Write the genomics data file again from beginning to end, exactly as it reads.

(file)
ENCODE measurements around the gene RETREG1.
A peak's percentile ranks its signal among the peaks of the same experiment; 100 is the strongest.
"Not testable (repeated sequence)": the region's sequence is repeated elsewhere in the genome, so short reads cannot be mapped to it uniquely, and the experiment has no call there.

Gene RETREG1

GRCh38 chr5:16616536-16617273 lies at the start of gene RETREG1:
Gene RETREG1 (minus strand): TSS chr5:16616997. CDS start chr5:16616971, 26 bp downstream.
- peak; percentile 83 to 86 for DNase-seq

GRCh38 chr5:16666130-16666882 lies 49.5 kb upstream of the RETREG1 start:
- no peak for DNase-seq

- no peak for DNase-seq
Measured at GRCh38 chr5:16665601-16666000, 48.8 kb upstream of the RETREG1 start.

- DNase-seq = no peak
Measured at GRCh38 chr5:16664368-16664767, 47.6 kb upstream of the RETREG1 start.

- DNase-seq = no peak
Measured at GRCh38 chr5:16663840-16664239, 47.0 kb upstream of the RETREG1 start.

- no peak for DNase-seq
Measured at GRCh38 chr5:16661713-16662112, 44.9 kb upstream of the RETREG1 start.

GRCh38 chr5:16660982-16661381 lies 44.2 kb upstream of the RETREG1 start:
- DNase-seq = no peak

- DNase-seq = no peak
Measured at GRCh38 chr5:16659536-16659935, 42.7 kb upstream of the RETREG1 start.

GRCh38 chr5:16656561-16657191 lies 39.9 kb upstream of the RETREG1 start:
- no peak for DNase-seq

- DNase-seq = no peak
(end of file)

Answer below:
ENCODE measurements around the gene RETREG1.
A peak's percentile ranks its signal among the peaks of the same experiment; 100 is the strongest.
"Not testable (repeated sequence)": the region's sequence is repeated elsewhere in the genome, so short reads cannot be mapped to it uniquely, and the experiment has no call there.

Gene RETREG1

GRCh38 chr5:16616536-16617273 lies at the start of gene RETREG1:
Gene RETREG1 (minus strand): TSS chr5:16616997. CDS start chr5:16616971, 26 bp downstream.
- peak; percentile 83 to 86 for DNase-seq

GRCh38 chr5:16666130-16666882 lies 49.5 kb upstream of the RETREG1 start:
- no peak for DNase-seq

- no peak for DNase-seq
Measured at GRCh38 chr5:16665601-16666000, 48.8 kb upstream of the RETREG1 start.

- DNase-seq = no peak
Measured at GRCh38 chr5:16664368-16664767, 47.6 kb upstream of the RETREG1 start.

- DNase-seq = no peak
Measured at GRCh38 chr5:16663840-16664239, 47.0 kb upstream of the RETREG1 start.

- no peak for DNase-seq
Measured at GRCh38 chr5:16661713-16662112, 44.9 kb upstream of the RETREG1 start.

GRCh38 chr5:16660982-16661381 lies 44.2 kb upstream of the RETREG1 start:
- DNase-seq = no peak

- DNase-seq = no peak
Measured at GRCh38 chr5:16659536-16659935, 42.7 kb upstream of the RETREG1 start.

GRCh38 chr5:16656561-16657191 lies 39.9 kb upstream of the RETREG1 start:
- no peak for DNase-seq

- DNase-seq = no peak